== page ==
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Q: Triathlon Training and Weight Gain ( No Answer,   1 Comment )
Subject: Triathlon Training and Weight Gain
Category: Sports and Recreation > Training
Asked by: chasiv-ga
List Price: $12.00
Posted: 28 Feb 2006 10:54 PST
Expires: 30 Mar 2006 10:54 PST
Question ID: 701931
I am a 24-year old male, 6'2" tall, currently weigh 162 lbs and have
pretty decent strength and endurance.  I have lost about five pounds
over the last few weeks as I have begun to train for a triathlon this
summer, and my size 32 pants are even getting too big.  Do you have
any suggestions as to how to keep weight on or even gain weight (I
wouldn't mind being in the 170 to 180 range) in a healthy way as I
continue a moderate training regiment?

I assume some weight lifting in addition to cardio exercise would be
beneficial.  I cannot swim easily due to my NYC location.
There is no answer at this time.

Subject: Re: Triathlon Training and Weight Gain
From: fatrb38-ga on 23 Mar 2006 20:59 PST
Simply put.  You need to eat more.

Try going to and calculating how many calories you eat
during a given day vs. how many calories you burn during a given day. 
You will notice that during your triathlon training you will be
burning a lot more than you take in.  If all the food you take in is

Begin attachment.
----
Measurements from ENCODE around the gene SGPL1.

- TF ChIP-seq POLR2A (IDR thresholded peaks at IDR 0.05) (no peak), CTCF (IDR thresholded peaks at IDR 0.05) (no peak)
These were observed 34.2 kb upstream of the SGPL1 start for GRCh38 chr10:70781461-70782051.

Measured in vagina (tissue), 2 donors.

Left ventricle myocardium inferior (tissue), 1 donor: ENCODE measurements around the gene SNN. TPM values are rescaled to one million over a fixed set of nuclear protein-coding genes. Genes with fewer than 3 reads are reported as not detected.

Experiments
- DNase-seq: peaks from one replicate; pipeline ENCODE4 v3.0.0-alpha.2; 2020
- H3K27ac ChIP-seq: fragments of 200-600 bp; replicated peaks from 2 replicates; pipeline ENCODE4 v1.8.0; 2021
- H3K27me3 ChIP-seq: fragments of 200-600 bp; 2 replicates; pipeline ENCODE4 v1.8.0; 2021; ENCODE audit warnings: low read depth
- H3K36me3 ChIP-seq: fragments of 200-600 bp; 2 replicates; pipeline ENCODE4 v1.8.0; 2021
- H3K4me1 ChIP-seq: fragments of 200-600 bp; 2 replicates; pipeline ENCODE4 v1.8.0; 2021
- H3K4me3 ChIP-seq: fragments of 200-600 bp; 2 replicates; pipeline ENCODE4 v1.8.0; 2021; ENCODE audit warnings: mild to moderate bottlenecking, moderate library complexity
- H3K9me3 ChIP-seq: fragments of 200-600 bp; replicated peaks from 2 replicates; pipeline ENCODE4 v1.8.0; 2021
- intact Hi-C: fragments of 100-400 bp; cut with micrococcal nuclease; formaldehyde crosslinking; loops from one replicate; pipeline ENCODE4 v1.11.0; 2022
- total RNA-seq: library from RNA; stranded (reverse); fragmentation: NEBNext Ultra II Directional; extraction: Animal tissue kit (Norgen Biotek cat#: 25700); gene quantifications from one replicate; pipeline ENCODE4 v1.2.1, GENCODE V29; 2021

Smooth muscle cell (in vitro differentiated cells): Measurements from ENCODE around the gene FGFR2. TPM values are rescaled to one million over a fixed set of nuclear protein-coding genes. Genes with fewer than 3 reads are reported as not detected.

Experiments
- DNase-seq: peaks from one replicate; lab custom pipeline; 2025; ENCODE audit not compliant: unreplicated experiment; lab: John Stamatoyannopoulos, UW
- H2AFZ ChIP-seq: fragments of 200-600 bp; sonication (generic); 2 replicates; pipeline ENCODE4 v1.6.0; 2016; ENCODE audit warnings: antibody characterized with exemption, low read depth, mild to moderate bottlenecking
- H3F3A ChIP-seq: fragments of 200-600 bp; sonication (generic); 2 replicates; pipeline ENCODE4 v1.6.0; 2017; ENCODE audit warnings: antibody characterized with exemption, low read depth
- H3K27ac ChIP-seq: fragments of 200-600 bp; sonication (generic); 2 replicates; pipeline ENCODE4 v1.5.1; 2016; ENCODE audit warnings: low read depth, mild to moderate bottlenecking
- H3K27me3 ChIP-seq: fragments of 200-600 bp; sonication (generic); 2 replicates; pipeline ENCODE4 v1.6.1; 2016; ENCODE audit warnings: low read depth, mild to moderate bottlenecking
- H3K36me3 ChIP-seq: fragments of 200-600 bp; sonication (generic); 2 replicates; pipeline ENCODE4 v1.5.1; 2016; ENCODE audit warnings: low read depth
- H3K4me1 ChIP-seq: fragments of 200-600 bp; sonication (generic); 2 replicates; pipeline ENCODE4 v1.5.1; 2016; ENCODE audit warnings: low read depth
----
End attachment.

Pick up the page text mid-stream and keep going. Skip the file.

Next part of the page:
being used for energy due to your training then there is no extra food
available to be turned into muscle or fat (preferably muscle,

The amount that you normally burn during a day is called "maintenance"
calories and at that point you will neither gain nor lose weight.  A
normal person's maintenance calorie level is usually in the low
thousands but I would venture to guess that yours may be more toward
the mid-to-high thousands due to your training.

On another note you should know that any long cardio activity is going
to cause a reduction in muscle.  Some of the energy being used for
your training is going to come from the body taking your muscle and
actually burning it as energy.

Yes you can gain weight while doing triathlon training although,
depending on yout training, you may have to eat a LOT more food than

BTW here are some numbers you will want to remember: 1 lb of fat =~
3500 calories and 1 lb of muscle is somewhere between 2,000-2,500
calories.  So if you ate 500 calories less than maintenance then you
would lose a lb of bodyweight in 5-7 days although what kind of weight
you lose (ie muscle or fat) will depend much on your training.  If you
do some weight training then you should be able to put on  muscle,
assuming you are in caloric excess (meaning above maintenance level).

So bottom line is eat a lot of food.  For more on gaining muscle check

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